During the 19th century, Spitalfields was one of London's most poverty-stricken and crime-ridden neighbourhoods. Today, it is a lively East End area, home to artists, creatives, and a large Bangladeshi community.

The area boasts an array of impressive street art, quirky shops, and trendy bars, while Spitalfields Market is a popular spot for food from across the world, arts and crafts and unique fashion. Spitalfields also draws in tourists due to its dark and gruesome history, most notably as the location where serial killer Jack The Ripper reaped terror on residents in the last 19th century.

Tourists from all over the world travel to the area to embark on a walking tour of the area, visiting notable sites links to the grisly murders that have captured attention for decades. One of the most notable locations that history buffs come to the area for is the Ten Bells Pub. The historic pub sits on the corner of Commercial Street and Fournier Street.

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It is believed to be linked to two of the victims of Jack the Ripper - Annie Chapman and Mary Kelly. For a period of time in the 1980s it was renamed 'The Jack the Ripper' but after a campaign calling it out for mocking violence against women, the name changed.

Today the pub is a bustling boozer serving a selection of quality beers and an extensive wine list. General Manager, Amber, told MyLondon that they see a real variety of people, including those interested in Jack The Ripper and the paranormal.

While Amber doesn't believe in the paranormal herself, she revealed some of her staff who do believe, have reported seeing unusual activity. Although the pub is popular with ghost hunters, the pub is an incredible spot it its own right.

Amber said: "It's a busy, thriving business. We have everything from tourists to local people unaware [of the pub's history] to boys that work in the city. We have every kind of person come in here."

While the pub has links to some of the darkest parts of the area's history, Amber said that for the most part she tries to move away from that and celebrate the boozer for the fun and diverse spot it is now.

A world away from the gruesome and dark history that lingers in the area, Spitalfields market is a trendy and exciting hub for shopping. Considered the one stop destination for food, fashion, art, music, events in East London, thousands of visitors both locals and tourists alike flock here year round.

One of London’s oldest markets, Spitalfields Market is now a seven-day-a-week destination. The independent traders can have anywhere up to 110 stalls on its busiest days.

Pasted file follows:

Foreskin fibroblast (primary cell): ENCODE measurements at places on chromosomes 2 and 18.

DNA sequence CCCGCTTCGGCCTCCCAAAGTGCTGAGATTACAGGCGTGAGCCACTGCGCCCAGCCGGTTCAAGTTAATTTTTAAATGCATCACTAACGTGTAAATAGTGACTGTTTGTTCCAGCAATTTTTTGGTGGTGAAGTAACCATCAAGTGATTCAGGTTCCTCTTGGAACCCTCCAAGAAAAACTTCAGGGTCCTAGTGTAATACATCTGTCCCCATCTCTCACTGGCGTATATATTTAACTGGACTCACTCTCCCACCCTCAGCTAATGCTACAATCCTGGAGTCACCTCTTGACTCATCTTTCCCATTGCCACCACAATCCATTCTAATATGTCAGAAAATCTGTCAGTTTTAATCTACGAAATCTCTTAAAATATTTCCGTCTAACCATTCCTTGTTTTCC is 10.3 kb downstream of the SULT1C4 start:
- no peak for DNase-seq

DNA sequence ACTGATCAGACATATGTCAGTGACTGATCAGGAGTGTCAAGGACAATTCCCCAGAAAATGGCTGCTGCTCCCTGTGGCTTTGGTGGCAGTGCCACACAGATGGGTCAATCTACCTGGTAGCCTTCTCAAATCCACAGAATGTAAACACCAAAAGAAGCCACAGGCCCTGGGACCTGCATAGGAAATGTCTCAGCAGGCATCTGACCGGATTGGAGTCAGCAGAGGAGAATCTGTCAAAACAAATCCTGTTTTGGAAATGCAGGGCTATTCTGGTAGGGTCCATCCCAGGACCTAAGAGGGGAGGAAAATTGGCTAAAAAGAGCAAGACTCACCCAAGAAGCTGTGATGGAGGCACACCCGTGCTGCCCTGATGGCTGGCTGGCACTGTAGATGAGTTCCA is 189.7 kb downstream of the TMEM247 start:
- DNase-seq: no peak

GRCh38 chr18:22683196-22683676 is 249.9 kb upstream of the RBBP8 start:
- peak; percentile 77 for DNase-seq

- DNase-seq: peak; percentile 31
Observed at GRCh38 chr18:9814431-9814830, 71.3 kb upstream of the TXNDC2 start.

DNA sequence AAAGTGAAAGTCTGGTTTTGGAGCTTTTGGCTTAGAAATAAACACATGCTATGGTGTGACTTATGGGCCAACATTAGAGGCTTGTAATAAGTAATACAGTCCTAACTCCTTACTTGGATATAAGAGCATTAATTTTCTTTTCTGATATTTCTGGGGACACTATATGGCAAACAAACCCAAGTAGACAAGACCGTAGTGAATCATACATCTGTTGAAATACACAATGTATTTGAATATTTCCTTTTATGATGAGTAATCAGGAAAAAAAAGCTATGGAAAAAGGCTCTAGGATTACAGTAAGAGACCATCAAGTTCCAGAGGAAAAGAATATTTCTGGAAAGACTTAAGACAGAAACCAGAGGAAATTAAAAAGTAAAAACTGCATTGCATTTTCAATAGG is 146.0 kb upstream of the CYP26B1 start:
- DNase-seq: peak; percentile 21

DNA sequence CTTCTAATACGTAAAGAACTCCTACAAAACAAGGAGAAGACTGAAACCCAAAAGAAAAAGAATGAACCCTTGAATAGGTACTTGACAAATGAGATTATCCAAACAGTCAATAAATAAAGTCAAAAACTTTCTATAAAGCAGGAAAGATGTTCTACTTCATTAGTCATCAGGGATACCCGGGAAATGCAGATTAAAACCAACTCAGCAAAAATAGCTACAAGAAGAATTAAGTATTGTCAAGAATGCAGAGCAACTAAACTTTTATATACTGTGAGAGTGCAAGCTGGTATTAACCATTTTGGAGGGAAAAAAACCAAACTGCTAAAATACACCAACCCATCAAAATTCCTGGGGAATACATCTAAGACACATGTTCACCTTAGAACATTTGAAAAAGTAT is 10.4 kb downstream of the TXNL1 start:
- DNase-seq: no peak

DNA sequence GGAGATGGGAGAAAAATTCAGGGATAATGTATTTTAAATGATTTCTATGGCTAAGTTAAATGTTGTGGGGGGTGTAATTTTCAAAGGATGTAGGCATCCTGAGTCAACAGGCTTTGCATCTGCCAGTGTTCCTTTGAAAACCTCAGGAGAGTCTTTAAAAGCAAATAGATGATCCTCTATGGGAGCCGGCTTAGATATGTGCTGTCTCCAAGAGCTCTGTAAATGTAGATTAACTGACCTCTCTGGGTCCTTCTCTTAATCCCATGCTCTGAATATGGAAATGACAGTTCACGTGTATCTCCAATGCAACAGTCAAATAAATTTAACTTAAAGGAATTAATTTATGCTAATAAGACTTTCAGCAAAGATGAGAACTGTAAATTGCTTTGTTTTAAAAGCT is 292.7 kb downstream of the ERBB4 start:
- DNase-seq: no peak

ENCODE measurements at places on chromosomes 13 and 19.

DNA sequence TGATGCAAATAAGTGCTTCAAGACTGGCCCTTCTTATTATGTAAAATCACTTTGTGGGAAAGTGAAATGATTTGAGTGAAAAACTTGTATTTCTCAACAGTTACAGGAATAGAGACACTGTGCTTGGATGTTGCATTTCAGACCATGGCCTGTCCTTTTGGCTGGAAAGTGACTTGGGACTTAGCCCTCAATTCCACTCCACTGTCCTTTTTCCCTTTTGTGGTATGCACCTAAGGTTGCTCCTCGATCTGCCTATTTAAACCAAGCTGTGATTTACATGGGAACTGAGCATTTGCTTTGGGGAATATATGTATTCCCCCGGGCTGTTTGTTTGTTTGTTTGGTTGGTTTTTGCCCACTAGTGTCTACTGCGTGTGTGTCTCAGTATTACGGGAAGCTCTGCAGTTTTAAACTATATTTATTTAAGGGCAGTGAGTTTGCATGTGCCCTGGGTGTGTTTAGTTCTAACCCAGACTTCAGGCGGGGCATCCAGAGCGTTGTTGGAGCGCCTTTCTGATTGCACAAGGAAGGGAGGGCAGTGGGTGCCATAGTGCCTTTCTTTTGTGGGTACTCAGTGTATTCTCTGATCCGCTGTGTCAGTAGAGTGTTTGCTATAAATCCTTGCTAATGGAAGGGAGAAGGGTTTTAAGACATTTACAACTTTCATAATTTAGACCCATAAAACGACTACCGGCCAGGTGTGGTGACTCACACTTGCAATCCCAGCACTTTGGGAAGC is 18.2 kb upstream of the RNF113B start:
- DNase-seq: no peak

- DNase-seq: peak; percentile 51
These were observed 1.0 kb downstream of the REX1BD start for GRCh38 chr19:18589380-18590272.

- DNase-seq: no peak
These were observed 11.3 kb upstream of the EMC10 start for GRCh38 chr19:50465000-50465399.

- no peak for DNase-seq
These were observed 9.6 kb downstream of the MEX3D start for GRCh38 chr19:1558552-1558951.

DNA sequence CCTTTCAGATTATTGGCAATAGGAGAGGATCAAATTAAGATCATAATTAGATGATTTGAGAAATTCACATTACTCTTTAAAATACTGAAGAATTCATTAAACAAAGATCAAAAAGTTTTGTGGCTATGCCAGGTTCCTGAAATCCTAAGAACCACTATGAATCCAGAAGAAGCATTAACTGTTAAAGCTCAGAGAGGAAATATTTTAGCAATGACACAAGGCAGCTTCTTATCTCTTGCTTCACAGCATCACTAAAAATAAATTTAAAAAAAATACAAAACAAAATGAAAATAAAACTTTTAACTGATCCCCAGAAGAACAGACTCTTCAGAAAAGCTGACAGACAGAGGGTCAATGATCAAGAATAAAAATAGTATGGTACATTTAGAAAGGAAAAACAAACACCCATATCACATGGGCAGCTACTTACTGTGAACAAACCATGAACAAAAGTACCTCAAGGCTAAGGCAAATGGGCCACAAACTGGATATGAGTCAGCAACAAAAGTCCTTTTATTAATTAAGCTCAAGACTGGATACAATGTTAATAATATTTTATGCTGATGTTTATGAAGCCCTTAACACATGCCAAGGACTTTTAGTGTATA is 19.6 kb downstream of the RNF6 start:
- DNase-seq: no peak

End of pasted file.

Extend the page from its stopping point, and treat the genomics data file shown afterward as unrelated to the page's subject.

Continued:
Market trader Jeff, 56, said he often sees the passing Jack The Ripper tours, but '[the guides] just whizz them through'. He added: "They're whizzing through, they're not adding to the market."

Jeff noted that there are a few problems in the area, but the biggest, he said, was homelessness. He said: "The police do absolutely nothing. They are a pointless entity to the homeless."

He believes the presence of those begging has an affect on the business in the area. "I speak to people all the time, and one of the top things they mention is the homelessness," he said. "Anything that is not a positive, is a negative, in my world. It's not enough that we're going to close down the business, but it's not adding to the businesses."

Lauren Clowes, 39, owns BlueHourLondon and just three weeks ago, began selling at Spitalfields market. Speaking of the wide range of people that come to the area she said: "It's a mixing pot of everyone really, and it's great to see. It's probably more tourists than locals, but then you get people just grabbing lunch from the office. It's definitely a mix of people."

The business owner revealed that she takes an interest in the history of the area, and has been on the Jack The Ripper tours herself. Tour guides can often be seen passing through the area sharing information with visitors.

Lauren said: "There's always pockets of people storytelling and I presume they're tour guides, which is absolutely fantastic if you get the chance to do one, definitely do one. [The area] is quite fun for that."

She ensured that she never feels unsafe in the area. She added: "I don't see [homelessness] affecting business or tourism." In her time at the market she's never experienced any issues with pickpockets or crime.

She said: "I just love it. There's so many different diverse shop and vintage shops and everything. You can walk in and it's different everyday, and that's what I like. Eating here you know it's always going to be good quality food. A good spot to be in. I like East London."

Artist Natalie Sommer has been selling her creations of since November 2022, and each piece she sells is her own genre of Scribe-Art, which incorporates art and poetry. Her incredible art, most of which can be hung at any angle, come with a poem that defines the piece.

A lot of her work focuses on self-care, and each piece has a story. She makes it her point to call out all ugly 'isms' from racism and anti-Semitism to sexism. She said: "I believe in the universality of my art, which means that it will resonate with someone."

Selling at the market, she said: "Some people that may not go to art galleries, get the art here, and we can talk about the art. And I think that's really important. Pitching it here means everybody can have a look. I really love talking to people."

"[The community of traders] is just like a family in a way and everybody does look out for you", she added. "Obviously we're all trying to promote out product but I don't feel like I'm in competition with anybody here, there's enough room for everyone."

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2023-03-26T05:03:09Z dg43tfdfdgfd